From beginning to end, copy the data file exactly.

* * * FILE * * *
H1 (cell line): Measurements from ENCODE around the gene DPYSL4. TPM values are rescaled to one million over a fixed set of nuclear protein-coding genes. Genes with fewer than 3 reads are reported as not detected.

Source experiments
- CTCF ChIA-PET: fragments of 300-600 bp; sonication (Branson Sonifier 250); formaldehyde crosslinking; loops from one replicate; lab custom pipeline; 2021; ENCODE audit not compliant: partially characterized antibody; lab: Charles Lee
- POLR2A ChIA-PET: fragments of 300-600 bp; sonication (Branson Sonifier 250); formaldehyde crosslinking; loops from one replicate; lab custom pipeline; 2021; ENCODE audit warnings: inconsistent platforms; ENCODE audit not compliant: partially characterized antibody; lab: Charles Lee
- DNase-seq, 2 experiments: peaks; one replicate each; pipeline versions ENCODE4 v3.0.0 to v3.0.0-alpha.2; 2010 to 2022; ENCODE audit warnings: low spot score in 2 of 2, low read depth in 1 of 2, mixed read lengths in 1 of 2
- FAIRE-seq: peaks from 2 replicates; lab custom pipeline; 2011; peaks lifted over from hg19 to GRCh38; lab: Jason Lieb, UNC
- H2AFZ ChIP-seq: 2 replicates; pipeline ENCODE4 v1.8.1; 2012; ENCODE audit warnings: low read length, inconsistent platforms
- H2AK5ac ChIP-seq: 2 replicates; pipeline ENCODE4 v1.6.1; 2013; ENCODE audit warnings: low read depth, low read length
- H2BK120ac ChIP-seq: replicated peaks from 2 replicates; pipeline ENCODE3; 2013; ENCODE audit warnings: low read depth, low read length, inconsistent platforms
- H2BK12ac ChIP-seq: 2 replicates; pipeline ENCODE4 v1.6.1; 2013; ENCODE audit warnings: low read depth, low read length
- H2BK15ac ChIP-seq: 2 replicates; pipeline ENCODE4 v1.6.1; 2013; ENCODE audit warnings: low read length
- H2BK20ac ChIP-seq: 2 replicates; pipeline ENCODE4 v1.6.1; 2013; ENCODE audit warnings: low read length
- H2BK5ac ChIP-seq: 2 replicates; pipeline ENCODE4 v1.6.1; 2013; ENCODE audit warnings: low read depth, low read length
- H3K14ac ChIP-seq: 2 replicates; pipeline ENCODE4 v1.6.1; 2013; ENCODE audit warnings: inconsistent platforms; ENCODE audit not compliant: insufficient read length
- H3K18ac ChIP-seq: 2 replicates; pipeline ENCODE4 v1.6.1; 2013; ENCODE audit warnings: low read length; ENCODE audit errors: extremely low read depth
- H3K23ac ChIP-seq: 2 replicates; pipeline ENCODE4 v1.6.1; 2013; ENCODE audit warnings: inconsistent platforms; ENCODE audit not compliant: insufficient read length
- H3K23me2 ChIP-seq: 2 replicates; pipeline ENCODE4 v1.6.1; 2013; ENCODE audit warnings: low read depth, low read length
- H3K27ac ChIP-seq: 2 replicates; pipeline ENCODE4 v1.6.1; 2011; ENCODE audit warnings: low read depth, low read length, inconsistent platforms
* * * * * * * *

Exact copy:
H1 (cell line): Measurements from ENCODE around the gene DPYSL4. TPM values are rescaled to one million over a fixed set of nuclear protein-coding genes. Genes with fewer than 3 reads are reported as not detected.

Source experiments
- CTCF ChIA-PET: fragments of 300-600 bp; sonication (Branson Sonifier 250); formaldehyde crosslinking; loops from one replicate; lab custom pipeline; 2021; ENCODE audit not compliant: partially characterized antibody; lab: Charles Lee
- POLR2A ChIA-PET: fragments of 300-600 bp; sonication (Branson Sonifier 250); formaldehyde crosslinking; loops from one replicate; lab custom pipeline; 2021; ENCODE audit warnings: inconsistent platforms; ENCODE audit not compliant: partially characterized antibody; lab: Charles Lee
- DNase-seq, 2 experiments: peaks; one replicate each; pipeline versions ENCODE4 v3.0.0 to v3.0.0-alpha.2; 2010 to 2022; ENCODE audit warnings: low spot score in 2 of 2, low read depth in 1 of 2, mixed read lengths in 1 of 2
- FAIRE-seq: peaks from 2 replicates; lab custom pipeline; 2011; peaks lifted over from hg19 to GRCh38; lab: Jason Lieb, UNC
- H2AFZ ChIP-seq: 2 replicates; pipeline ENCODE4 v1.8.1; 2012; ENCODE audit warnings: low read length, inconsistent platforms
- H2AK5ac ChIP-seq: 2 replicates; pipeline ENCODE4 v1.6.1; 2013; ENCODE audit warnings: low read depth, low read length
- H2BK120ac ChIP-seq: replicated peaks from 2 replicates; pipeline ENCODE3; 2013; ENCODE audit warnings: low read depth, low read length, inconsistent platforms
- H2BK12ac ChIP-seq: 2 replicates; pipeline ENCODE4 v1.6.1; 2013; ENCODE audit warnings: low read depth, low read length
- H2BK15ac ChIP-seq: 2 replicates; pipeline ENCODE4 v1.6.1; 2013; ENCODE audit warnings: low read length
- H2BK20ac ChIP-seq: 2 replicates; pipeline ENCODE4 v1.6.1; 2013; ENCODE audit warnings: low read length
- H2BK5ac ChIP-seq: 2 replicates; pipeline ENCODE4 v1.6.1; 2013; ENCODE audit warnings: low read depth, low read length
- H3K14ac ChIP-seq: 2 replicates; pipeline ENCODE4 v1.6.1; 2013; ENCODE audit warnings: inconsistent platforms; ENCODE audit not compliant: insufficient read length
- H3K18ac ChIP-seq: 2 replicates; pipeline ENCODE4 v1.6.1; 2013; ENCODE audit warnings: low read length; ENCODE audit errors: extremely low read depth
- H3K23ac ChIP-seq: 2 replicates; pipeline ENCODE4 v1.6.1; 2013; ENCODE audit warnings: inconsistent platforms; ENCODE audit not compliant: insufficient read length
- H3K23me2 ChIP-seq: 2 replicates; pipeline ENCODE4 v1.6.1; 2013; ENCODE audit warnings: low read depth, low read length
- H3K27ac ChIP-seq: 2 replicates; pipeline ENCODE4 v1.6.1; 2011; ENCODE audit warnings: low read depth, low read length, inconsistent platforms